24. Some aspects of advertising and marketing practices, such as “neuromarketing”, are rarely covered by specific regulations. Responses to the questionnaire indicate that States have not yet accorded this issue priority status.
25. Market research is self-regulated through the 2007 ICC/European Society for Opinion and Marketing Research International Code on Market and Social Research, article 9 of the Consolidated ICC Code and other codes.8
III. Advertising and marketing practices: selected
A. Evolution of advertising and marketing practices
26. Today, people receive an ever-increasing number of commercial messages disseminated in a systematic and integrated manner across multiple media, in the public and private spheres, in physical and digital spaces. While varying from one country to another, the level of commercial advertising seems to be on the rise everywhere, deploying increasingly sophisticated strategies, resulting in a progressively blurred line between advertising and other content, especially in the areas of culture and education.
27. New forms and techniques of advertising and marketing have appeared, including:
(a) Digital advertising and marketing using electronic devices, such as computers, tablets, mobile phones, digital billboards and games, to engage with consumers and business partners;
(b) Viral and social media advertising and marketing, rapidly spreading on the Internet through the use of existing social networks or by contracting individuals to enter online communication forums for the specific purpose of promoting a product;
(c) The use of “brand ambassadors”, acting, for example, in schools and universities;
(d) Embedded advertising, inserting a product or service within television programmes or series, movies, music, videos, games or school activities;
(e) Native advertising (or branded/sponsored content), in which advertisers sponsor or create editorial-like content;
(f) Online behavioural advertising that tracks consumers” online activities over time (including searches conducted, web pages visited and content viewed) to supply them with targeted advertising;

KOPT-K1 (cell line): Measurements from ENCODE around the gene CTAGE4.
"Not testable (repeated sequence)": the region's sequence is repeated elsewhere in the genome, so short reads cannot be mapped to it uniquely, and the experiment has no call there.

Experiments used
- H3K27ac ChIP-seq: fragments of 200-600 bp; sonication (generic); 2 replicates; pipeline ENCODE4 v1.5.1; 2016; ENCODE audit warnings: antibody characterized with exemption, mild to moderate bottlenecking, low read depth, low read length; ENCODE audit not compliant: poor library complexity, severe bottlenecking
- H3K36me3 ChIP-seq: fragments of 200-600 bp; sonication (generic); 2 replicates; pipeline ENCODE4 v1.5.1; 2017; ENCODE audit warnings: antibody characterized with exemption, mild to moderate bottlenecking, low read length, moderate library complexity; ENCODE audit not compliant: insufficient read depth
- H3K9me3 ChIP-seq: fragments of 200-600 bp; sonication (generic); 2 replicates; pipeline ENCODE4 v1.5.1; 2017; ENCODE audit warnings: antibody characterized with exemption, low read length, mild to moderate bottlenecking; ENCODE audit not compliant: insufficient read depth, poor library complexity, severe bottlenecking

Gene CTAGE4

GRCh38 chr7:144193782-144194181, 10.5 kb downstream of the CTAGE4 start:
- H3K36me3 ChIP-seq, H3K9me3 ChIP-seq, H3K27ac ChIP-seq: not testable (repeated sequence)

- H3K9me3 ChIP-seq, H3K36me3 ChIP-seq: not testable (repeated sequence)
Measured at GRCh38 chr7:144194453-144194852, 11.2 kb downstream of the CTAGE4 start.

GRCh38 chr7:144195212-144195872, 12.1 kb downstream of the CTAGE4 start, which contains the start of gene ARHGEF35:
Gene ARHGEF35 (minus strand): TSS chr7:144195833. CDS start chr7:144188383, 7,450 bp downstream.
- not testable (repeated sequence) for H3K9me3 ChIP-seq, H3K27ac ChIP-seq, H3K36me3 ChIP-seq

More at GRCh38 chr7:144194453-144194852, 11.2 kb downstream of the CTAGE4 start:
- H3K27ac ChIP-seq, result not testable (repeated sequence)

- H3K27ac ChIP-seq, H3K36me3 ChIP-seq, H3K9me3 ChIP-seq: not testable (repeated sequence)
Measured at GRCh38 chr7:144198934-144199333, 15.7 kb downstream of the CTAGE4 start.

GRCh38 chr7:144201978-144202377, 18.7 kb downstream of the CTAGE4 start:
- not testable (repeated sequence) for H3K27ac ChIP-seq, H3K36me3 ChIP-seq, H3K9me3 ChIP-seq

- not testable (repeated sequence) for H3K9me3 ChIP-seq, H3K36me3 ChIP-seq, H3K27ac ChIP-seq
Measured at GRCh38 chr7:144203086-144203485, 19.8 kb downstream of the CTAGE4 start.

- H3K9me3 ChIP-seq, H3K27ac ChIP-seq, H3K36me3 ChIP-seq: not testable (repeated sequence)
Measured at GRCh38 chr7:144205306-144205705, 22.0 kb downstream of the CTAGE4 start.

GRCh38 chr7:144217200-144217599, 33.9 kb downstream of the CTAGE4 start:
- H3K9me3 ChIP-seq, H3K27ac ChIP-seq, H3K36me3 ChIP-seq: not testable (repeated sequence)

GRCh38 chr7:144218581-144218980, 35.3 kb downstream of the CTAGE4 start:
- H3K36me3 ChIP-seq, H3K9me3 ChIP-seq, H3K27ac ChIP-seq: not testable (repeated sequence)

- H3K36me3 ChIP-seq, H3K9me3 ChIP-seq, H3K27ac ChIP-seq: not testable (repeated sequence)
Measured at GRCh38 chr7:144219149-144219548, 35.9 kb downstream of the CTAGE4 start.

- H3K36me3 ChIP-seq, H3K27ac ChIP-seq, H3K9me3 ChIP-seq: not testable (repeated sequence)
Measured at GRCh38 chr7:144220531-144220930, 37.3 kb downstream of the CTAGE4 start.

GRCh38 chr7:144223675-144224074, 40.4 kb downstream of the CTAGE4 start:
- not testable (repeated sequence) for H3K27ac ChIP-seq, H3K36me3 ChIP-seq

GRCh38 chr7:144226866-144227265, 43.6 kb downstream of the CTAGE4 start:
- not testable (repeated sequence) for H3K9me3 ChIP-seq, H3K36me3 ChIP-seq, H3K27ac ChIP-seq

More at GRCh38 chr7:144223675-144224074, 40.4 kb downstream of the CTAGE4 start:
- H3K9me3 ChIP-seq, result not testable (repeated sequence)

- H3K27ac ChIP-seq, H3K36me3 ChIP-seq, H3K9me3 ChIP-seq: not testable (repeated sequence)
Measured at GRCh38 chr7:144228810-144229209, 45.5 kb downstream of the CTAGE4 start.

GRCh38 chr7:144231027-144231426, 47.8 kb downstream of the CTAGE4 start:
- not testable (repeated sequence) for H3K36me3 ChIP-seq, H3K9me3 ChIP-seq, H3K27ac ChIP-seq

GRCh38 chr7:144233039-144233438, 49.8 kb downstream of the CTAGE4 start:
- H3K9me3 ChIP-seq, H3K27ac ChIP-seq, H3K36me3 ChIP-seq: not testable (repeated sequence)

(g) Many advertisers claim they use neuromarketing, including brain imaging, to elaborate advertising and marketing strategies.
28. The power of advertising to influence individual choices demands a careful assessment of the means advertisers use, taking into consideration in particular the rights of people to privacy and to freedom of thought, opinion and expression, as enshrined in particular in articles 17 to 19 of the International Covenant on Civil and Political Rights, as well as their rights to education and to participate in cultural life, as protected in particular in articles 13 and 15 of the International Covenant on Economic, Social and Cultural Rights.
29. In the past, advertising was mainly informative. That changed in the 1920s9 and today much contemporary advertising focuses on the link between emotional responses and decision-making, benefiting from advances in behavioural sciences and playing on subconscious desires.
30. Surreptitious communications (misleading the public about their advertising nature) and subliminal techniques (enabling messages to be received below the level of conscious awareness) are prohibited in some countries as well as in some international and regional instruments, in particular in Europe. Not all countries have taken that step, however, leading to the circumvention of this basic and important principle by the advertising and marketing strategies described above.